On top of all these mounting risks and impacts, India is also facing the Covid crisis. How do the two shocks overlap and can you see a way of tackling them together?
Climate change [response] has a lot to learn from the Covid crisis [in terms of] how we as a society responded to that. In the face of an existential threat, the behaviour of decision makers, people and institutions changes. For example, in the case of Covid people have been able to engage with the available medical science much faster than they do with climate science. And [they do it] now, whereas climate change does seem to be something that's [for] the future.
On the finance aspect, we’ve learned that existential threats are getting more frequent. A lot of them are spurred by climate change, but they can also combine with other issues, as we saw this year. Once you see what happens when different kinds of risk are combined together, you realise how our current risk pricing [strategies] are inadequate.
So where does that leave the finance community?
At the moment, risk pricing falls short on two levels. First, are we really assessing and putting a price tag on everything that is a risk? That's where climate risk comes in [in its complexity], and that's also why you now see a lot of financial institutions greening or diversifying their portfolios, even in these crisis times. And I don't think it's an ideological choice like in the past. Now it's just a matter of good economics.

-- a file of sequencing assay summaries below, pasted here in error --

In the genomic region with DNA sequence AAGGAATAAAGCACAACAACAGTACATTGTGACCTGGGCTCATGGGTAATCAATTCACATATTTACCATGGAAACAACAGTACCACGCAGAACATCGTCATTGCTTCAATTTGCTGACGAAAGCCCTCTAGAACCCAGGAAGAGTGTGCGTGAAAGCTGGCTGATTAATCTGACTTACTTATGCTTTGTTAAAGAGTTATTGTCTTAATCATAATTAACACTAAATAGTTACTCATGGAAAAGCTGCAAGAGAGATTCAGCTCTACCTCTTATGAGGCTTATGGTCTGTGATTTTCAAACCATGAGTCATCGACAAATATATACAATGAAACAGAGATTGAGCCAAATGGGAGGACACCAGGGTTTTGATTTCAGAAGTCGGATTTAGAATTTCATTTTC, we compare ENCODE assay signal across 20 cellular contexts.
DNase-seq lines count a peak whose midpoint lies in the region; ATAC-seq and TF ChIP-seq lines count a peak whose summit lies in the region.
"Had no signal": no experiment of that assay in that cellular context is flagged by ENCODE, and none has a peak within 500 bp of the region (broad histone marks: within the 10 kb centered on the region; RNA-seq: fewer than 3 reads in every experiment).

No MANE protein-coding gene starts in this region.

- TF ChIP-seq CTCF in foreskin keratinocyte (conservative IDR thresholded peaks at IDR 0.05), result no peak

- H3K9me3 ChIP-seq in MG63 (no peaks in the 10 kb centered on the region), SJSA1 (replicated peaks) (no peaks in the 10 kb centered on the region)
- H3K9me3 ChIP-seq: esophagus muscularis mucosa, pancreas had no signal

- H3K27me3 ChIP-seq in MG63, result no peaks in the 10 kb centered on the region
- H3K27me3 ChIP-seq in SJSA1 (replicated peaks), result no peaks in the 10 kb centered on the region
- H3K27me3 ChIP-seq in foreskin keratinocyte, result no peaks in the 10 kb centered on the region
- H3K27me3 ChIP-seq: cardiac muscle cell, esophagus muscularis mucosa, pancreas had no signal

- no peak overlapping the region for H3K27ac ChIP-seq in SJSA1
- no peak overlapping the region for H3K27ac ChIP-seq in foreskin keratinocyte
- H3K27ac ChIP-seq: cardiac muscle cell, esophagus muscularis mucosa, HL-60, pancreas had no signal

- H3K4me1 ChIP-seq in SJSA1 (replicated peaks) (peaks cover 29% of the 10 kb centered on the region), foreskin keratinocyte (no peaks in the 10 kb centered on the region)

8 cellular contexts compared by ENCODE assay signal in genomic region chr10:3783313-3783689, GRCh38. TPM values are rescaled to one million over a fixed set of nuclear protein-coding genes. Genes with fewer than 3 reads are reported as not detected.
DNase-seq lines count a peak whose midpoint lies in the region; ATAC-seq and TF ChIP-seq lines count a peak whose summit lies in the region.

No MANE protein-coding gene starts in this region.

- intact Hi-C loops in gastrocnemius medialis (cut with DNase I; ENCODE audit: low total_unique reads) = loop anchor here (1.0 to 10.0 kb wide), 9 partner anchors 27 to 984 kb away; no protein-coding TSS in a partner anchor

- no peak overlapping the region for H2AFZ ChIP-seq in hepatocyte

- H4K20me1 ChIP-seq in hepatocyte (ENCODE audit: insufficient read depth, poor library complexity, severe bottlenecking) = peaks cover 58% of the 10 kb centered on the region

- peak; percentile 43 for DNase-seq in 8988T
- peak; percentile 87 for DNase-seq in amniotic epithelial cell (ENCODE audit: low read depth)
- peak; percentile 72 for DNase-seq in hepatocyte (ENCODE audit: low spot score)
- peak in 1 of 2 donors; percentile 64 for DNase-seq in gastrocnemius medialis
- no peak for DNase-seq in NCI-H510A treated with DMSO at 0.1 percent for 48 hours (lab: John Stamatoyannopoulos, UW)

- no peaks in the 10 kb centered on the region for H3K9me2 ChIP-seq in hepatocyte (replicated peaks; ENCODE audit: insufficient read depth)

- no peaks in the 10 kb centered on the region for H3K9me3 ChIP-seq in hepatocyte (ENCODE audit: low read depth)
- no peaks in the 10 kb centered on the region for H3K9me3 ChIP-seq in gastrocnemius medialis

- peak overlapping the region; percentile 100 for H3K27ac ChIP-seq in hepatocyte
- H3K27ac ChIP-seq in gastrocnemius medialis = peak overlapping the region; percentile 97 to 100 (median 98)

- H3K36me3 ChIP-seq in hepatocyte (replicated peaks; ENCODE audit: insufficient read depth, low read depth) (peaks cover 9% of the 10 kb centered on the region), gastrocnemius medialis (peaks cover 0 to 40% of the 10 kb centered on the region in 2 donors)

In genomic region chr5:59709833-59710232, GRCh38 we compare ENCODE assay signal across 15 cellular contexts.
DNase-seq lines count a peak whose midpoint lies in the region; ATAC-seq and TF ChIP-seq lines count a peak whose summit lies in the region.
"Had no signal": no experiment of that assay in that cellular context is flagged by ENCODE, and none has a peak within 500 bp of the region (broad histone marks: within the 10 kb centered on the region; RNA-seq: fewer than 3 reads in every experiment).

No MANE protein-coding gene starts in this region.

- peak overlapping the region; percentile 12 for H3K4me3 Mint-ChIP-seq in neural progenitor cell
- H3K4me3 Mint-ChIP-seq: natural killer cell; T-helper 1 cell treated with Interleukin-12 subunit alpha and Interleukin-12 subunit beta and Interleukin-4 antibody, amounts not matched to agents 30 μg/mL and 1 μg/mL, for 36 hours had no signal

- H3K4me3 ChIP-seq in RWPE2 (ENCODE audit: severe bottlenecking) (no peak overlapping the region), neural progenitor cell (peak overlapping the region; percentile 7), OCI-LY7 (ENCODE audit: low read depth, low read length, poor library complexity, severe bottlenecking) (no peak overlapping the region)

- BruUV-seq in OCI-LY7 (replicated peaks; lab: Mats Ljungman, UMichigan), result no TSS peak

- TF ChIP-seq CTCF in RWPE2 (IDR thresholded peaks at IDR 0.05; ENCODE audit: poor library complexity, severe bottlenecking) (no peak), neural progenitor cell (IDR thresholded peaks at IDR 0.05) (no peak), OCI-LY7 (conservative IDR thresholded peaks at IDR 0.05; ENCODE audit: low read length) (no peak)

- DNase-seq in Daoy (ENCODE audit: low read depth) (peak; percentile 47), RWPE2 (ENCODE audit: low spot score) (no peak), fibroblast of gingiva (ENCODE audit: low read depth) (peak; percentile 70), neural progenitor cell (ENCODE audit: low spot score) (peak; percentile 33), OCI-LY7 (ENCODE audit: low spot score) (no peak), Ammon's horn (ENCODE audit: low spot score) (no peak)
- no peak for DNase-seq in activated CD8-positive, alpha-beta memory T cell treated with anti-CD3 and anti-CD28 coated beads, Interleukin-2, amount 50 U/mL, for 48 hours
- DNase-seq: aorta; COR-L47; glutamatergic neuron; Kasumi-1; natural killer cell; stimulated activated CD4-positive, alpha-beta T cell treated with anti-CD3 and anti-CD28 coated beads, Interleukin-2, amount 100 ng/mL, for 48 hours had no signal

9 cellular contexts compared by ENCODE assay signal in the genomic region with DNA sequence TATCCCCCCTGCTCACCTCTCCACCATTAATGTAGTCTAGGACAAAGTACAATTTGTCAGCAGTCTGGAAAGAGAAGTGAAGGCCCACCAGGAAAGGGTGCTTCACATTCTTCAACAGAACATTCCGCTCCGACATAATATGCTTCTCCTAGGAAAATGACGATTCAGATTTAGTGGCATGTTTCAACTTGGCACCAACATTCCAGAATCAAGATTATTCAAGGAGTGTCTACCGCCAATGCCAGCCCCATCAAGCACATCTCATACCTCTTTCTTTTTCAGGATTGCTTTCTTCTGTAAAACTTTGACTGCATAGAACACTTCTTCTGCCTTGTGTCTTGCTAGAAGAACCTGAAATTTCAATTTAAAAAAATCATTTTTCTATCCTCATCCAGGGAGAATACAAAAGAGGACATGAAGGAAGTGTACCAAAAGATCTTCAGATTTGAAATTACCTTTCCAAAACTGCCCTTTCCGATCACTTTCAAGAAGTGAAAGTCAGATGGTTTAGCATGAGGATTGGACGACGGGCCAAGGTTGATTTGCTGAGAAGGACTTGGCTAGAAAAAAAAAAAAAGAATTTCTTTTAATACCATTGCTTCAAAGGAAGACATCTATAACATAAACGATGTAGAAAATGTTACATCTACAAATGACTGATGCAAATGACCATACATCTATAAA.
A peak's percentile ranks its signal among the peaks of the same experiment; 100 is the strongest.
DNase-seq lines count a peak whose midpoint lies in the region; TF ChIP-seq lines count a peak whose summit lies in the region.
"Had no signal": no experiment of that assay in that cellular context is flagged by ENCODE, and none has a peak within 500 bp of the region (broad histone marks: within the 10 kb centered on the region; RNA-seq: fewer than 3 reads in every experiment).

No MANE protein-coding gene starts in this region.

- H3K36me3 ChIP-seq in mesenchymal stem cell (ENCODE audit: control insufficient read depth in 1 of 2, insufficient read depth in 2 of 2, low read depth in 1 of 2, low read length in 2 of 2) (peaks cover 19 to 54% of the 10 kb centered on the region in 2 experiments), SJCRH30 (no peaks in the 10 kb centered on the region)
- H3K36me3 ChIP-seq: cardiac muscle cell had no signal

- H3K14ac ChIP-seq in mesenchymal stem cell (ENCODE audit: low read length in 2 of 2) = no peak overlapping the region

Secondly, we need to look at where the money will come from, and potential overlaps [between different crises]. And I think that the biggest opportunity of our time now, is that there will be a lot of public spending to restart the economy [after Covid].
The fabled ‘green recovery’... how is that going to pan out in Asia and India in particular?
In China, for instance, a lot of that [economic stimulus] is going to come through large infrastructure, which actually sets China back from a sustainability point of view.